Buildings solar decathlon 2014

Published on July 12th, 2014 | by Amber Archangel


Techstyle Haus: House Of Fabric At Solar Decathlon 2014 (VIDEO)

July 12th, 2014 by  


July 12 is the date of the Innovation award at Solar Decathlon 2014 Europe, and the students from Rhode Island School of Design (RISD), Brown University and the University of Applied Sciences Erfurt, Germany  — officially known as  “Team Inside/Out” in the competition — have their eye this prize.

Techstyle Haus is unique and a first for the competition; the roof and walls are not made of wood or metal, but almost entirely of durable, high performance textiles.

The team spent the spring semester in Providence, Rhode Island constructing the home’s structural supports, attaching its signature textile shell and adding the flexible solar panels that provides up to 50 percent more power than the house uses, before packing it into five shipping containers and shipping it across the Atlantic.

solar decathlon 2014Techstyle Haus | Solar Decathlon 2014 | © All rights reserved

The innovative house achieves the Passive House Standard by using 90 percent less energy for heating and cooling than a standard house. The plumbing, heating and cooling systems, placed in a compact mechanical core, are the picture of efficiency, running on the power it would take to operate a hair dryer.

The photovoltaic array covering the curved surfaces is innovative, lightweight, flexible and efficient – the curvature of which helps to capture more solar energy over the course of a day than a flat system would.

solar decathlon 2014Techstyle Haus | Solar Decathlon 2014 | © All rights reserved

The outer textile shell is made of a flexible fiberglass material called Sheerfill® II Architectural Membrane with EverClean® Photocatalytic Topcoat and is often used for roofs of domed stadiums, airplane hangars, and other large structures, but has never before been used in residential construction.

The team hopes to challenge the way people think about building materials and inspire us to push the limits of architecture, design and engineering. They’re even thinking about the structure’s life after Versailles.

After the competition, the team will bring the house to Domaine de Boisbuchet, the site of annual interdisciplinary art and design workshops, to act as student housing, and in doing so, promote the practice of sustainable living to future generations and serve as a model for a new type of living that works with all aspects of environment.

solar decathlon 2014

The truly interdisciplinary team, including art and design students from RISD, engineering students from Brown, and architecture students from Erfurt (who specialize in Passive House design in particular), consulted with companies from all over the world as they designed and built their house.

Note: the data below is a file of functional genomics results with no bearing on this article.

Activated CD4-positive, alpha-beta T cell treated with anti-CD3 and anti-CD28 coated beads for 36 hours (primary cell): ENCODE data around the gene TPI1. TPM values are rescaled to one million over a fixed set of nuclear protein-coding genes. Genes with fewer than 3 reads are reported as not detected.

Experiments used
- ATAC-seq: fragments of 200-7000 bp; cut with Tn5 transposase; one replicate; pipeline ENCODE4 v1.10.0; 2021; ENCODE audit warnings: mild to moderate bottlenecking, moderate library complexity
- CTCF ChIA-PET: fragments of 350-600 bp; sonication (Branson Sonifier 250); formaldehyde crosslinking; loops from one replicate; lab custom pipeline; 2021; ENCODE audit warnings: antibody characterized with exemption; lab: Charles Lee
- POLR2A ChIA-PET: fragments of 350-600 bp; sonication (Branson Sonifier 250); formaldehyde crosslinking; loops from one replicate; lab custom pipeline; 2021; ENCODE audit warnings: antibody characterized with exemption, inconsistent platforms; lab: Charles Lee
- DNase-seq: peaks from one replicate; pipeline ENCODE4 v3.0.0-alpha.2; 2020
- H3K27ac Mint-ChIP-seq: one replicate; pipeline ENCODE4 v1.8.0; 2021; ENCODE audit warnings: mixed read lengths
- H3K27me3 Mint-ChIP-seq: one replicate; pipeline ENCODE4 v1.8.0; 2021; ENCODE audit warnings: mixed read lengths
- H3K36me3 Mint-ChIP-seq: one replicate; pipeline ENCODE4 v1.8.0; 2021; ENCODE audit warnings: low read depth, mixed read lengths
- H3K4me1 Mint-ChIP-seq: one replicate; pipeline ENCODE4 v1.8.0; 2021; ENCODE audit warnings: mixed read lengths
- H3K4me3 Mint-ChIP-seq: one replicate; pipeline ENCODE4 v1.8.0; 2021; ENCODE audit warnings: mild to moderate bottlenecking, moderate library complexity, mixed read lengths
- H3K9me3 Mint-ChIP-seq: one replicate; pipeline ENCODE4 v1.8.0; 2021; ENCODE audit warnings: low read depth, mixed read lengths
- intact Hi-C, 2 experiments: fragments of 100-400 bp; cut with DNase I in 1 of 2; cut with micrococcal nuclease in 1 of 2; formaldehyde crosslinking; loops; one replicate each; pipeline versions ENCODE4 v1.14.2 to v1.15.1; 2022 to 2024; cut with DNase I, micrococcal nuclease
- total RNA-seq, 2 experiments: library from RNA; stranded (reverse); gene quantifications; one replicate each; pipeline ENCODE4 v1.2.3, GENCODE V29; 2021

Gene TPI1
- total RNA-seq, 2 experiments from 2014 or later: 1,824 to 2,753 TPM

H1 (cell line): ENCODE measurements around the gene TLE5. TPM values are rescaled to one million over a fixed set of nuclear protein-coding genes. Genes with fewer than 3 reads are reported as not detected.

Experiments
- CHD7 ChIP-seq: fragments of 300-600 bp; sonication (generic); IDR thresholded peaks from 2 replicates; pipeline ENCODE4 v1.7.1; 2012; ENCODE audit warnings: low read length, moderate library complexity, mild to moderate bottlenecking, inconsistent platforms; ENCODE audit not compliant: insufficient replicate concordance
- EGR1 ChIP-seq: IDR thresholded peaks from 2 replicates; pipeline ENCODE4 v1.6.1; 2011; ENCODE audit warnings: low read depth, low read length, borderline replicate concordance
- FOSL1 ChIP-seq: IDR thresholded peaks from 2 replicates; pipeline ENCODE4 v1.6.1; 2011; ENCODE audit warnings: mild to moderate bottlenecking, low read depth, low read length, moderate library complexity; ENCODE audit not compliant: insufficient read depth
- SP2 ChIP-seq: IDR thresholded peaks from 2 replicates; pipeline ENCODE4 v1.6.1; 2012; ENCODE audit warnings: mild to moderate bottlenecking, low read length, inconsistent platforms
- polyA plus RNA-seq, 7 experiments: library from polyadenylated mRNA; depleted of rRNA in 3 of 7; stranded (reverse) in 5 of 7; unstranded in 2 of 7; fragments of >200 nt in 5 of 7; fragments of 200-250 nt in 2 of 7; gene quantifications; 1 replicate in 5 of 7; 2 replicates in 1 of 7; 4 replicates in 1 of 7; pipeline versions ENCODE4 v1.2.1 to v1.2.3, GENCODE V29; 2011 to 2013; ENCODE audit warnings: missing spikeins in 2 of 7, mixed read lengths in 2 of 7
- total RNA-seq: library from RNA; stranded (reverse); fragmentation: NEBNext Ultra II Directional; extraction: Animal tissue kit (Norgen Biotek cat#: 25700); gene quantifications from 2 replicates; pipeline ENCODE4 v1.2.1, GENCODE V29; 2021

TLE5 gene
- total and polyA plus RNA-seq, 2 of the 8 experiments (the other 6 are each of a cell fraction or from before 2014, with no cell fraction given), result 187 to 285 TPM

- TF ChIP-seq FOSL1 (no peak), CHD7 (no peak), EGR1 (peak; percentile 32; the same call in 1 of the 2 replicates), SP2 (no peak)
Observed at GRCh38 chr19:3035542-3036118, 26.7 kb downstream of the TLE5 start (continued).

For a complete list of sponsors, please visit:

Author’s note: Good luck to “Team Inside/Out” in the Innovation challenge. We’ll bring you the news of the award as soon as we hear! 

Solar Decathlon Europe 2014 is a FREE event and open to the public through July 14 in Versailles, France. The solar houses are open for visits on the weekend – 10 a.m. to 10 p.m.

Fans of the U.S. Department of Energy Solar Decathlon mark your calendars: Solar Decathlon 2015 will be held October 8-18, 2015, at the Orange County Great Park in Irvine, California.

Source: 1Sun4All. Reproduced with permission.

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About the Author

-- I am an artist, painter, writer, interior designer, graphic designer, and constant student of many studies. Living with respect for the environment close at hand, the food chain, natural remedies for healing the earth, people and animals is a life-long expression and commitment. As half of a home-building team, I helped design and build harmonious, sustainable and net-zero homes that incorporate clean air systems, passive and active solar energy as well as rainwater collection systems. Private aviation stirs a special appeal, I would love to fly in the solar airplane and install a wind turbine in my yard. I am a peace-loving, courageous soul, and I am passionate about contributing to the clean energy revolution. I formerly designed and managed a clean energy website,

  • What a beautiful apartment.

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  • Does it actually meet the full Passivhaus standard, or just reduce energy demand by 90%?

    • heinbloed

      It produces 50% more energy than needed.
      Far better than a Passivhaus.

      • Thanks for your reply and good it produces a surplus of energy. That doesn’t make it better or worse than a Passivhaus standard building though. A tent could produce surplus energy but it wouldn’t meet the passivhaus standard!

  • Offgridman

    Having followed the progress of this project for awhile and being one of those rural inhabitants that it is designed for was really hoping that it would end up on display back here in the states, especially as two out of the three design member teams came from here.
    It has been very enjoyable touring the one in Cartersville, Georgia from years ago, and hopefully the one designed for the Chesapeake Bay is going to come back, but as for this one…..
    Oh well maybe someday.

    A PS for Kevin McKinney, One of the things that I have always loved about the older country style farmhouses is the high ceilings and open floor plans along with the big windows that make you a part of the environment you are living in. That this one does it while also being energy efficient is wonderful.

  • Kevin McKinney

    Stunning! Though it’s almost *too* open-style… 😉

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